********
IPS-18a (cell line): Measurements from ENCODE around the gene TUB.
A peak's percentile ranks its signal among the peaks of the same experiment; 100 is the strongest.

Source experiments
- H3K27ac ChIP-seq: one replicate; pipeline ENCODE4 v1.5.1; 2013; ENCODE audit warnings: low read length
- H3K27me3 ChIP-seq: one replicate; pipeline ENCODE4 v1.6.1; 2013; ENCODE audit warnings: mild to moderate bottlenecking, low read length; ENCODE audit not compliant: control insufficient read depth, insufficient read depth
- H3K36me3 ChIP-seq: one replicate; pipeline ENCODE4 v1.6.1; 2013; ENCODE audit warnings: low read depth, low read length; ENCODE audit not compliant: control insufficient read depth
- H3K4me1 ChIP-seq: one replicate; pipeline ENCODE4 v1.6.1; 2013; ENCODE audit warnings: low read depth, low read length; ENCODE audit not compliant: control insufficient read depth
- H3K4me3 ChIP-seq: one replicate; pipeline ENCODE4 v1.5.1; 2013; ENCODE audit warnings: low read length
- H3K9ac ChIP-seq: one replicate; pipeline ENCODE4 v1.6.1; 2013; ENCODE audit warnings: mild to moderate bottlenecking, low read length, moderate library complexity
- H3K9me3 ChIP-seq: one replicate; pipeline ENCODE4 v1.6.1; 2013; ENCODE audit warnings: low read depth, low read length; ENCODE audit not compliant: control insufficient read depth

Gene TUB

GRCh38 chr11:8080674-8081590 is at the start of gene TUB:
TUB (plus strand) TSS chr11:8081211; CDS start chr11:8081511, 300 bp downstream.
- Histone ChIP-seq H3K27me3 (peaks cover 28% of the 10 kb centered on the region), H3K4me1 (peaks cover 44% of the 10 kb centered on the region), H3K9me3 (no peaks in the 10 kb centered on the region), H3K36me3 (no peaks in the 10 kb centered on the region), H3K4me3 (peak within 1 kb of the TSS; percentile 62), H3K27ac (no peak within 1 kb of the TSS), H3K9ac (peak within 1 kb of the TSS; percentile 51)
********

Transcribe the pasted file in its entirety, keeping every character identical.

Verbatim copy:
IPS-18a (cell line): Measurements from ENCODE around the gene TUB.
A peak's percentile ranks its signal among the peaks of the same experiment; 100 is the strongest.

Source experiments
- H3K27ac ChIP-seq: one replicate; pipeline ENCODE4 v1.5.1; 2013; ENCODE audit warnings: low read length
- H3K27me3 ChIP-seq: one replicate; pipeline ENCODE4 v1.6.1; 2013; ENCODE audit warnings: mild to moderate bottlenecking, low read length; ENCODE audit not compliant: control insufficient read depth, insufficient read depth
- H3K36me3 ChIP-seq: one replicate; pipeline ENCODE4 v1.6.1; 2013; ENCODE audit warnings: low read depth, low read length; ENCODE audit not compliant: control insufficient read depth
- H3K4me1 ChIP-seq: one replicate; pipeline ENCODE4 v1.6.1; 2013; ENCODE audit warnings: low read depth, low read length; ENCODE audit not compliant: control insufficient read depth
- H3K4me3 ChIP-seq: one replicate; pipeline ENCODE4 v1.5.1; 2013; ENCODE audit warnings: low read length
- H3K9ac ChIP-seq: one replicate; pipeline ENCODE4 v1.6.1; 2013; ENCODE audit warnings: mild to moderate bottlenecking, low read length, moderate library complexity
- H3K9me3 ChIP-seq: one replicate; pipeline ENCODE4 v1.6.1; 2013; ENCODE audit warnings: low read depth, low read length; ENCODE audit not compliant: control insufficient read depth

Gene TUB

GRCh38 chr11:8080674-8081590 is at the start of gene TUB:
TUB (plus strand) TSS chr11:8081211; CDS start chr11:8081511, 300 bp downstream.
- Histone ChIP-seq H3K27me3 (peaks cover 28% of the 10 kb centered on the region), H3K4me1 (peaks cover 44% of the 10 kb centered on the region), H3K9me3 (no peaks in the 10 kb centered on the region), H3K36me3 (no peaks in the 10 kb centered on the region), H3K4me3 (peak within 1 kb of the TSS; percentile 62), H3K27ac (no peak within 1 kb of the TSS), H3K9ac (peak within 1 kb of the TSS; percentile 51)